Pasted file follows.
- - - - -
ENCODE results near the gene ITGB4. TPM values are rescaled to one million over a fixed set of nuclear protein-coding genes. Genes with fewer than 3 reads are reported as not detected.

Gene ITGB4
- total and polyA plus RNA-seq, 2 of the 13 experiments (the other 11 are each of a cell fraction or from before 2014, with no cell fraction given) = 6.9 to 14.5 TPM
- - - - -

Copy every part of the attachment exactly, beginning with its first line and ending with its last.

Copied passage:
ENCODE results near the gene ITGB4. TPM values are rescaled to one million over a fixed set of nuclear protein-coding genes. Genes with fewer than 3 reads are reported as not detected.

Gene ITGB4
- total and polyA plus RNA-seq, 2 of the 13 experiments (the other 11 are each of a cell fraction or from before 2014, with no cell fraction given) = 6.9 to 14.5 TPM